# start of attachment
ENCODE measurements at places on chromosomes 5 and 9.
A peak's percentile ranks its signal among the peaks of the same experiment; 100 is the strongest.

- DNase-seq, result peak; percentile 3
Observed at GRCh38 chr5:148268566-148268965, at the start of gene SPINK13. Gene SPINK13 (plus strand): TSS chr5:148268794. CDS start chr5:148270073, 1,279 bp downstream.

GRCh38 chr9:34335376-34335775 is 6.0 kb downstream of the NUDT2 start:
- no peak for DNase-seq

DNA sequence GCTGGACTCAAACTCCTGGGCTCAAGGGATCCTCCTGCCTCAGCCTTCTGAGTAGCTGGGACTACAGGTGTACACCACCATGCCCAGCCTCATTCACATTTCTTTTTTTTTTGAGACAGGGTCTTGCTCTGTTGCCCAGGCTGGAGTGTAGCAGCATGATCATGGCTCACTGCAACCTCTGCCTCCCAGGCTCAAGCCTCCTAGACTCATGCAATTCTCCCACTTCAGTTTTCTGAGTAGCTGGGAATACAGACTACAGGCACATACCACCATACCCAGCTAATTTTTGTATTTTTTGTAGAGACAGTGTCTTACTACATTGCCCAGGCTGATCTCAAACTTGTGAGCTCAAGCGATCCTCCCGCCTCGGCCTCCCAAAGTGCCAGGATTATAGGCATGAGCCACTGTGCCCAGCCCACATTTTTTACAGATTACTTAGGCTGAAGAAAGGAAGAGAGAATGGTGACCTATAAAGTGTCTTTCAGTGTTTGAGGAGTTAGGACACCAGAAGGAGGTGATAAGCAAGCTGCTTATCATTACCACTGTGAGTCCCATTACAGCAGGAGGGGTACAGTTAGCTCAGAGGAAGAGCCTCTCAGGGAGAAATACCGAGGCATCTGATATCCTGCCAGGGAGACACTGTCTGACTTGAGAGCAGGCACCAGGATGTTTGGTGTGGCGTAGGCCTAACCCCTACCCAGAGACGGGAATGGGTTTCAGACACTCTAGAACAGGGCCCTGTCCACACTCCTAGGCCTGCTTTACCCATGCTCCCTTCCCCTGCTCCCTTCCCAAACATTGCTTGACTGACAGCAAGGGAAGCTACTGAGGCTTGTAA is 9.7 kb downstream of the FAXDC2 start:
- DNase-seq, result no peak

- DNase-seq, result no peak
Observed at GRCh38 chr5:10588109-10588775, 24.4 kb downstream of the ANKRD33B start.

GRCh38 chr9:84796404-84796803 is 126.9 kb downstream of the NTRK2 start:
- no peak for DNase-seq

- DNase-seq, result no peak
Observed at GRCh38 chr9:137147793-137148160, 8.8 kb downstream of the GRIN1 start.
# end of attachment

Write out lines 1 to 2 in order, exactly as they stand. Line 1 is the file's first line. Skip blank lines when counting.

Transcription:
ENCODE measurements at places on chromosomes 5 and 9.
A peak's percentile ranks its signal among the peaks of the same experiment; 100 is the strongest.